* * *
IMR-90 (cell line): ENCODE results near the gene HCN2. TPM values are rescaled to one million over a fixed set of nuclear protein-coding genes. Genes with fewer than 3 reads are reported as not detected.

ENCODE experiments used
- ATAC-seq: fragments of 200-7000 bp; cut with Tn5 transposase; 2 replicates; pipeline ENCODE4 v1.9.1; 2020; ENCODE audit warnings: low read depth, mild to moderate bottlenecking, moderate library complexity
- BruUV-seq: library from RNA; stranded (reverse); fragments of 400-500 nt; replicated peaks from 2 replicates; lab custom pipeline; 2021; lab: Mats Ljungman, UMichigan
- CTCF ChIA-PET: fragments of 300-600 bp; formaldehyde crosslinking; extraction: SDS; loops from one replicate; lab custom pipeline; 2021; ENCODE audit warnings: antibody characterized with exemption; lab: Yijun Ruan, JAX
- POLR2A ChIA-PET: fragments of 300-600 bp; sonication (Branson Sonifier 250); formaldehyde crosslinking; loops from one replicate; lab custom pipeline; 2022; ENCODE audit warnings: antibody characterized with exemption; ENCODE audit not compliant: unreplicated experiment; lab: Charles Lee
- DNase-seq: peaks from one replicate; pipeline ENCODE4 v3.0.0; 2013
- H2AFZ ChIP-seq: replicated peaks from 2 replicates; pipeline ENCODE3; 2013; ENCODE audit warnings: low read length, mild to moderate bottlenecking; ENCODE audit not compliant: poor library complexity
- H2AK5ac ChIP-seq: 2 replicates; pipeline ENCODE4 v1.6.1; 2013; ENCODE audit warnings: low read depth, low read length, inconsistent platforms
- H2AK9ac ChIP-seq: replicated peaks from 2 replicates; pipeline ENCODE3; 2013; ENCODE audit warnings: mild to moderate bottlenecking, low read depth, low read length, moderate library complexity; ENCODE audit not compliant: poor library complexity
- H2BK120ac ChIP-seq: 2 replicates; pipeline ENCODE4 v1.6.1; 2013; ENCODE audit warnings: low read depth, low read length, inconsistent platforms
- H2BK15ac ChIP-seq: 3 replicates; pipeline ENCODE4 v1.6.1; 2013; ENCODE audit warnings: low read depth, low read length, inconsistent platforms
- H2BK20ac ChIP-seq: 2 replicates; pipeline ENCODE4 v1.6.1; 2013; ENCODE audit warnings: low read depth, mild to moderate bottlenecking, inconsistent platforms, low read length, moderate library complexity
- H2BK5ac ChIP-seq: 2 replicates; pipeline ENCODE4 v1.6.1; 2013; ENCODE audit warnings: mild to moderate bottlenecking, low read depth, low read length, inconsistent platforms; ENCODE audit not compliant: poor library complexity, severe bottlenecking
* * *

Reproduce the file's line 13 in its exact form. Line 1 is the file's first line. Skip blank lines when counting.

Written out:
- H2BK20ac ChIP-seq: 2 replicates; pipeline ENCODE4 v1.6.1; 2013; ENCODE audit warnings: low read depth, mild to moderate bottlenecking, inconsistent platforms, low read length, moderate library complexity